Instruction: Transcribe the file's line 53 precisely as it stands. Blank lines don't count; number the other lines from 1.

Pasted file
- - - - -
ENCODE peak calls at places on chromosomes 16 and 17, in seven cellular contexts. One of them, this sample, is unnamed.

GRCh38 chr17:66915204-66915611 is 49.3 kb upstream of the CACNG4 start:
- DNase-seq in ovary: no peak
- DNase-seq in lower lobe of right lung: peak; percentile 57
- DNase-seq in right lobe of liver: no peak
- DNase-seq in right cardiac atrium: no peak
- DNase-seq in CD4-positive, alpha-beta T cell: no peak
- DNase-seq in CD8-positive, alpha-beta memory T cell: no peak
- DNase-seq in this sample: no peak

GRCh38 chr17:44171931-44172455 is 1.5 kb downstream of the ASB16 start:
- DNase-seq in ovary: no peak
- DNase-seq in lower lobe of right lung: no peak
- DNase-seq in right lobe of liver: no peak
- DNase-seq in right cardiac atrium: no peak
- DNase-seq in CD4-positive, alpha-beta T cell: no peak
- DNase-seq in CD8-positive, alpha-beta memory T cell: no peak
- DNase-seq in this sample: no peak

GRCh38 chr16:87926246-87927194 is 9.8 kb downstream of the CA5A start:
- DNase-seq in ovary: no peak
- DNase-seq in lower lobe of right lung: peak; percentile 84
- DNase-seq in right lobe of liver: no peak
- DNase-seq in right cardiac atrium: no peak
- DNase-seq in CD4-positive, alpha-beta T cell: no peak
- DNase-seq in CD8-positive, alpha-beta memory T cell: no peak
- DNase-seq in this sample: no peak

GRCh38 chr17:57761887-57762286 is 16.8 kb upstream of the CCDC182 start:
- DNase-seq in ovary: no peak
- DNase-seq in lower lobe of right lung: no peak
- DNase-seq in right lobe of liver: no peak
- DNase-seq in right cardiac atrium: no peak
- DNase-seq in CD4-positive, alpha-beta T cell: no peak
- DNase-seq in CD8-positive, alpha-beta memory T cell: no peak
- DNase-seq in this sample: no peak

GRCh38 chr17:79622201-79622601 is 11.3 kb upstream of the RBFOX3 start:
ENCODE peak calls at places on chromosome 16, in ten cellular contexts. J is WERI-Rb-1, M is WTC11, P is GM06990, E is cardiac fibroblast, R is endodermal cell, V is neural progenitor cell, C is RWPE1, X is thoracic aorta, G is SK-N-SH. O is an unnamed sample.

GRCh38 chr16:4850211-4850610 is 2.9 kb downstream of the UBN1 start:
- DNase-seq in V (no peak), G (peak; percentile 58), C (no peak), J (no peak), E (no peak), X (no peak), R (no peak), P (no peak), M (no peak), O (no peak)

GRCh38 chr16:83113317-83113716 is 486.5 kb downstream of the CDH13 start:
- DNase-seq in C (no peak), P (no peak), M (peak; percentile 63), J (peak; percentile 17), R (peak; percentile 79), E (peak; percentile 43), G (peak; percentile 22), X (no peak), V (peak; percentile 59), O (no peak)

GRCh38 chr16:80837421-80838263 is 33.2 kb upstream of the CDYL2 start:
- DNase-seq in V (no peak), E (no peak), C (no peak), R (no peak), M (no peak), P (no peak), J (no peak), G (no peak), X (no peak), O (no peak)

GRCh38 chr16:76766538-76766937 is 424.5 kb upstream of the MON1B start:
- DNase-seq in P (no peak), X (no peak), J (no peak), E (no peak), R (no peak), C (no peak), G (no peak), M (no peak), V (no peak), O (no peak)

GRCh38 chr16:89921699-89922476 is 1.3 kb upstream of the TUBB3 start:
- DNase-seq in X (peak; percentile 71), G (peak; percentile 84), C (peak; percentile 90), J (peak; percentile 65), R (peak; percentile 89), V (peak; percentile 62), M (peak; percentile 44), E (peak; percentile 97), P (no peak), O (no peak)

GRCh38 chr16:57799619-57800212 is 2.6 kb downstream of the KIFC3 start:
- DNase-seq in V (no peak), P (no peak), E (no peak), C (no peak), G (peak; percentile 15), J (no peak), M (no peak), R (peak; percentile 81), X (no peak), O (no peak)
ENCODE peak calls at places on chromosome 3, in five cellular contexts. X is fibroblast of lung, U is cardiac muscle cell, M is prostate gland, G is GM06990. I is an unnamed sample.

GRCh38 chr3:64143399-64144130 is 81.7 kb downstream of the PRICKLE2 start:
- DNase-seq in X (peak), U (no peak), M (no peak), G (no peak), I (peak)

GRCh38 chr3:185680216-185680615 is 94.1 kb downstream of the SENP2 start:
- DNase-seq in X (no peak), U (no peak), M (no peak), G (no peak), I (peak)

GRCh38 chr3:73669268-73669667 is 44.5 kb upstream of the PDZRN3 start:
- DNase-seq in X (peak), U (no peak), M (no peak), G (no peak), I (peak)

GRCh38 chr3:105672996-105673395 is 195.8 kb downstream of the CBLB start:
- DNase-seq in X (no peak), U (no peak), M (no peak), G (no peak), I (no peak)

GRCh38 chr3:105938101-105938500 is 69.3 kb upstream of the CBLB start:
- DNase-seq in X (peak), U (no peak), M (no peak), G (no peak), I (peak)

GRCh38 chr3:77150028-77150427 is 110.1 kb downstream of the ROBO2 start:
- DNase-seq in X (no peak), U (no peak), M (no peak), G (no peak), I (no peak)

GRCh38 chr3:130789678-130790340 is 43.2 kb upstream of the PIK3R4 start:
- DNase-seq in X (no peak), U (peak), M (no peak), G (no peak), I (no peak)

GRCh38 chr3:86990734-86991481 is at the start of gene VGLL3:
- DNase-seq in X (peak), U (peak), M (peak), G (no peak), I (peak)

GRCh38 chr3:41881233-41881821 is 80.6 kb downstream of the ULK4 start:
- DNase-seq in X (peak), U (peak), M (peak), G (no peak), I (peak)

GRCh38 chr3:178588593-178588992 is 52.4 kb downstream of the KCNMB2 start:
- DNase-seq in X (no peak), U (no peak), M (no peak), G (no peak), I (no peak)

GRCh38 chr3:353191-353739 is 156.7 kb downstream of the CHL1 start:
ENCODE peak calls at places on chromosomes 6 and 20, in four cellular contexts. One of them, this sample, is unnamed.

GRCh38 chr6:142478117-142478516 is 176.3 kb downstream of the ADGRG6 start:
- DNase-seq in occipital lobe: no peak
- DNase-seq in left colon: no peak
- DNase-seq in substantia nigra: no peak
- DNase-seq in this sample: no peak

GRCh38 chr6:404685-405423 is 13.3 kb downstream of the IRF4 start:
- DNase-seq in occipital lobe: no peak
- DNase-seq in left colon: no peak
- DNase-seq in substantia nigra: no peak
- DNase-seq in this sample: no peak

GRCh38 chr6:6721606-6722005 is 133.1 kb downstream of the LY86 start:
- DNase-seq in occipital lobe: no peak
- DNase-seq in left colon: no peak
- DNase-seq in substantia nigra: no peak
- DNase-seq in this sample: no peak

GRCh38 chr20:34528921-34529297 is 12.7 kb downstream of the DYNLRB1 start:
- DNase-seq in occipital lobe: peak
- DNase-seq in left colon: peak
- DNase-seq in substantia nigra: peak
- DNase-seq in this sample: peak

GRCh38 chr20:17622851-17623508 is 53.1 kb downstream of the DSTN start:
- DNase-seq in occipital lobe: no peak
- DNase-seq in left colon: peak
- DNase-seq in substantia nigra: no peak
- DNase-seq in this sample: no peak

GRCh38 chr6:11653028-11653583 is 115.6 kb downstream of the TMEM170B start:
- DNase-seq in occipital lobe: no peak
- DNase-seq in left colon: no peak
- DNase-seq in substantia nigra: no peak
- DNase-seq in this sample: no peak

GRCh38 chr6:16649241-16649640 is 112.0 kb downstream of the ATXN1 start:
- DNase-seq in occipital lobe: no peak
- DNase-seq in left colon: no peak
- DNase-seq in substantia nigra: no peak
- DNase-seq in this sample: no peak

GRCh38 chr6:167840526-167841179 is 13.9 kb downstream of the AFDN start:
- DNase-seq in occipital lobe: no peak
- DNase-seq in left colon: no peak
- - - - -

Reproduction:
GRCh38 chr3:73669268-73669667 is 44.5 kb upstream of the PDZRN3 start: